In some Chinese cities, breathing has recently become demonstrably hazardous to your health.  According to the US embassy's monitoring station, air pollution has skipped over unhealthy, exceeded hazardous, and gone straight to " crazy bad".  No, literally.  

A "crazy bad" category was programmed into the system's automated twitter feed, presumably assuming it would never be triggered.  "Crazy bad" has now been rebranded as the more reassuring "beyond index".  Whatever you call it, the extreme smog is not only crazy bad for Chinese, it's hurting those across the Pacific as well.

Top: In Beijing, the air quality has gone to plaid.  Bottom: In Beijing, the pollution goes to 11.
You know things are bad when the government gives up calling the toxic clouds "fog", and instead issues official warnings not to go outside.  Such extreme levels make it painfully obvious what damage air pollution actually wreaks.  At Jiangong Hospital in Beijing, respiratory admissions spiked 30% in January.  Smog-induced asthma and cancer will cause suffering for years to come.  Flights were canceled due to low visibility.  

Factories were shut as an emergency measure.  No sane tourist dares to visit, let alone go out and shop during the extreme events.  Perhaps the only economic bright spot lies in robust sales of air masks, filters, and - again, seriously - inflatable biodomes and a Chinese version of fresh air in a can.  In an improvement over Mel Brooks' prescient Perri-air, which only came in a single, salt-free Druidia sparkling style, the Chinese canned air comes in multiple flavors such as pristine Tibet, post-industrial Taiwan, and revolutionary Yan'an.

Left: Chinese entrepreneur Chen Guangbio sells fresh air in a can.  Right: Life imitates art.
Across the Pacific, it might be tempting to have two reactions about China's air quality problems.  First, isn't China horrible, and second, too bad for them, but doesn't matter for me.  Both reactions would be off base.  China is actually leading the world in renewable energy investment, even while they continue to burn massive amounts of fossil fuels.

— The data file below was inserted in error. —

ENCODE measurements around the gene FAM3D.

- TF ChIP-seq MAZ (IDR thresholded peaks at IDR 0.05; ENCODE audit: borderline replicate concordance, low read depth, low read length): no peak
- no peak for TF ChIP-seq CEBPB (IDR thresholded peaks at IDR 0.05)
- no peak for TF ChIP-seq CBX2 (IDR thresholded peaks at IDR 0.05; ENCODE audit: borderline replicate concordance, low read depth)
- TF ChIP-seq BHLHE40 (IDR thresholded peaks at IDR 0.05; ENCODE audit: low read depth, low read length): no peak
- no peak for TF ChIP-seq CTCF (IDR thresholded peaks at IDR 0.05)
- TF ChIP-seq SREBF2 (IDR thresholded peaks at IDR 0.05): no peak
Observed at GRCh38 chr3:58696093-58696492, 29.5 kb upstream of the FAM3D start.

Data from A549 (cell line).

Don't forget also that the US and other industrialized nations have had plenty of deadly smog incidents in their own past - there's a reason why the US has a Clean Air Act.  Even while the EPA (Environmental Protection Agency) helps the US keep improving its air, the American Lung Association reports that 40% of Americans still live in counties where air pollution hits unhealthful levels.

Left: The EPA encloses Springfield in a giant dome to contain its pollution.  Right: Dulwich College encloses its sports facilities in a slightly-less-giant airtight dome to keep Beijing's air pollution out.
As for the "somebody else's problem" reaction, it turns out that a disturbing amount of air pollution wafts over the Pacific ocean and descends upon Americans too, especially those living on the West coast.  A recent modeling study suggested that on particularly bad days in California, air pollution from Asia can contribute around 20% of hazardous ground-level ozone, and is responsible for over half of failing-level ozone days (1).

That was a simulation, but the Asian contribution to air pollution in America can actually be measured by looking at lead isotope levels in airborne particles.  Like canned air, lead comes in different flavors, in this case four different stable isotopes (2).  The coal in Asia has more of one lead isotope than coal in the Americas, so measuring the flavors of lead in American air pollution tells us how much of that pollution came from Asian coal and how much from American coal.  

Similar to models, these measurements indicate that in parts of California around 30% of particulate air pollution came from Asia, although this varies over time and space  (3).  So for Americans watching images of smog-choked Chinese cities, don't get too smug.  Air pollution crosses borders through more than just global warming.

Left:  A clean day.  Right: Told you it was crazy bad.

(1)  Lin, M., et al. (2012), Transport of Asian ozone pollution into surface air over the western United States in spring, J. Geophys. Res., 117, D00V07, doi:10.1029/2011JD016961.
(2)  Metaphor.  Please do not eat the lead.
(3)  Ewing, S., et al. (2010). Pb isotopes as an indicator of the Asian contribution to particulate air pollution in urban California. Envir. Sci. Technol. 2010, 44, 8911-8916.